The Pierre Menard House is one of just a handful of examples of French Colonial houses that have survived into the twenty-first century. Set on a hillside overlooking the Mississippi River and what was once the site of the thriving trading port of Kaskaskia (a view now blocked by the railroad embankment), the house is a reminder of the wealth and prominence of Pierre Menard and his family.
Menard was born in Canada and came to Kaskaskia in 1790, just as the Northwest Territory opened up to an intense wave of new settlement. Previously a French territory, in 1778 southern Illinois was taken over by the British. At this point the majority of the original French-speaking settlers moved to the west side of the Mississippi, leaving much of the Illinois shore thinly populated until after the Revolution. Menard arrived at the nadir, when Kaskaskia, the primary trading post on this section of the Mississippi, held barely 44 families. He purchased land adjacent to Kaskaskia and just downriver from Fort de Chartres, the primary military outpost south of St. Louis. With nearly all trails and roads in southern Illinois leading to Kaskaskia, Menard was perfectly positioned to take advantage of both land and river traffic. He became a highly successful trader, working closely with Native Americans as well as with the French and the English. He married twice, the second time to a well-connected local woman, giving him access to the territorial government. He eventually became the first Lieutenant Governor of the new state of Illinois (1818).
The house was begun in 1802 by carpenter Joseph Champaigne and remained in the Menard family for over 100 years. It was not just a residence—it was also an elegant setting for the Menards to entertain, an office for his commercial and political work, and a warehouse for his trade goods.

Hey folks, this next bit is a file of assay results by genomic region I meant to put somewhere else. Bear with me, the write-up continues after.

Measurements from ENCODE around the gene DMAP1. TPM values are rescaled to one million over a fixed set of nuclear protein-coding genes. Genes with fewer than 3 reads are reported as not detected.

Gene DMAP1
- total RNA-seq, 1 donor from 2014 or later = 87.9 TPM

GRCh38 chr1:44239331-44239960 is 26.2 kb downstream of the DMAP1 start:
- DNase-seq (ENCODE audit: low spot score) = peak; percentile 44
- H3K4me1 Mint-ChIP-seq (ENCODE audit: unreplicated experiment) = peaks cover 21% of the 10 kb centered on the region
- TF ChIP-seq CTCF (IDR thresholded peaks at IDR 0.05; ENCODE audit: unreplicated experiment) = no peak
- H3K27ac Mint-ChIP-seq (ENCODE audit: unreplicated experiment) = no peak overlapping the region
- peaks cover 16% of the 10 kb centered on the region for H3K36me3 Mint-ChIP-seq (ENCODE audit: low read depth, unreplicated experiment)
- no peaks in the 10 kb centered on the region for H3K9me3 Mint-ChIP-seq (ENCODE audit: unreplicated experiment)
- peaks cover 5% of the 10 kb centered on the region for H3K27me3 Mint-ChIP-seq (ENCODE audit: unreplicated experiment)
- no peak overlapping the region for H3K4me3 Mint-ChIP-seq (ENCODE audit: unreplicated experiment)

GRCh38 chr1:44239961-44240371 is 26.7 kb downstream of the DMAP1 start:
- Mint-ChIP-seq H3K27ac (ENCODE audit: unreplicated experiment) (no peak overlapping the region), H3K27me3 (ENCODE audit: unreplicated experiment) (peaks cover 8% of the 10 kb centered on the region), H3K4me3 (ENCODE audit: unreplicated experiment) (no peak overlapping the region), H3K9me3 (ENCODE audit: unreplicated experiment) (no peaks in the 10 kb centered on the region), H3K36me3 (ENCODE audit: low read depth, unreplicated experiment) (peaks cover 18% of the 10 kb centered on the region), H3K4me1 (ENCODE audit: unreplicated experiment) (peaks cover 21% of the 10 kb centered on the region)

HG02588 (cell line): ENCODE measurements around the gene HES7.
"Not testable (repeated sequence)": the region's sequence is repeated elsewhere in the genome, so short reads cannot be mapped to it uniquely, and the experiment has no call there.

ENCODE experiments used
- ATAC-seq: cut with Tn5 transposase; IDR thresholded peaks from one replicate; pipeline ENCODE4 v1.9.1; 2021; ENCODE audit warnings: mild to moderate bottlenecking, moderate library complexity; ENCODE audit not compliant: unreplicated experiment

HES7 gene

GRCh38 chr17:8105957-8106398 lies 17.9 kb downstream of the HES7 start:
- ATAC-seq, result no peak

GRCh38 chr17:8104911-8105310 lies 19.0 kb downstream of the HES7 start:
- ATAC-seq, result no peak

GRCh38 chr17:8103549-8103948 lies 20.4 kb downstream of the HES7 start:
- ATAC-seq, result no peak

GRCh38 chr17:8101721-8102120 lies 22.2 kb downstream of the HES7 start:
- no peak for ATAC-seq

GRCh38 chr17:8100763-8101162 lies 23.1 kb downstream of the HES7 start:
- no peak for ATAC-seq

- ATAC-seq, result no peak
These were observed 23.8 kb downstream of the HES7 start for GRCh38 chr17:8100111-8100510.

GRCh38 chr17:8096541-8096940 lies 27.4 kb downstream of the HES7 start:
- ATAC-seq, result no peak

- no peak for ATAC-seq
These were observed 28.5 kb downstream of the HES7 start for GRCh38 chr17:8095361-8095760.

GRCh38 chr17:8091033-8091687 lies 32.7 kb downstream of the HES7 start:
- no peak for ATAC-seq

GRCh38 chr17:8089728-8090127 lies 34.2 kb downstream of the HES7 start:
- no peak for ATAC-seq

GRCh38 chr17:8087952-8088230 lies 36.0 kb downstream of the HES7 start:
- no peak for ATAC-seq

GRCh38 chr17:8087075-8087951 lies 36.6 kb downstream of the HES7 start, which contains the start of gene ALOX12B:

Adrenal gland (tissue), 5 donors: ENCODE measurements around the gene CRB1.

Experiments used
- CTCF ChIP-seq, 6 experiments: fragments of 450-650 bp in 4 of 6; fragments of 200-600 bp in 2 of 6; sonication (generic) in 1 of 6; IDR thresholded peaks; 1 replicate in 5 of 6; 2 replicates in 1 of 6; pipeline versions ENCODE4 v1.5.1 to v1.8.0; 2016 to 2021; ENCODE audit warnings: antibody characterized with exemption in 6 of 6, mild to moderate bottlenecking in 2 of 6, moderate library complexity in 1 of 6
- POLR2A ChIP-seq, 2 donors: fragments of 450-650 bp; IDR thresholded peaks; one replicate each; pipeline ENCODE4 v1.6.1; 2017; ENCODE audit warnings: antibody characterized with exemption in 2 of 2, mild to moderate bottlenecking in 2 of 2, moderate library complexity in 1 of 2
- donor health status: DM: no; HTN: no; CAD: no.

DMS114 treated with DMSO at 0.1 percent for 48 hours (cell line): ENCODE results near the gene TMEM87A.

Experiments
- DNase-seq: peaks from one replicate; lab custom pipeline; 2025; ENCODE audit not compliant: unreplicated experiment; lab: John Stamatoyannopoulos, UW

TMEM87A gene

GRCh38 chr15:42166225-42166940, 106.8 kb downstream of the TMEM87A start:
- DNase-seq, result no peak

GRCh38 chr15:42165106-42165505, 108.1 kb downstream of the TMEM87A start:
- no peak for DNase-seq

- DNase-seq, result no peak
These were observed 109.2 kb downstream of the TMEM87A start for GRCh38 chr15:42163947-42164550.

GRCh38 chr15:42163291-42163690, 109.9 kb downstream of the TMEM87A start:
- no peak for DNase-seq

The raised cottage style and surrounding veranda are typical of French plantation houses built in the lower Mississippi Valley during this period. A high stone basement with thick walls supports a one-and-a-half-story, timber-framed, hipped-roof house. Menard’s private office is accessed from the south end of the veranda. A broad central hallway, which served both as reception and dining area, runs from the front through to the back. To the north of the hall is the formal parlor while a smaller dining room is at the back. Family living spaces lie to the south of the hall and on either side of the dining room. The fine interior woodwork is walnut with a beautifully carved mantelpiece in the parlor.
Although it has narrow dormer windows, the upper story was never finished, providing an excellent view of the original timber roof framing. The kitchen is in a separate stone structure built against the steep bluff behind the house. Though the house itself is remarkable, the completeness of the original kitchen and the survival of the nearby spring house makes this an especially evocative place. It has been a state historic site since 1927.
Belting, Natalia Maree. Kaskaskia Under the French Regime.Carbondale: Southern Illinois University Press, 1976.
Ekberg, Carl J. French Roots in the Illinois Country.Urbana: University of Illinois Press, 1998.
Newcomb, Rexford. “Beginnings of Architecture in Illinois.” Journal of the Illinois State Historical Society39, no.3 (September 1946): 303-322.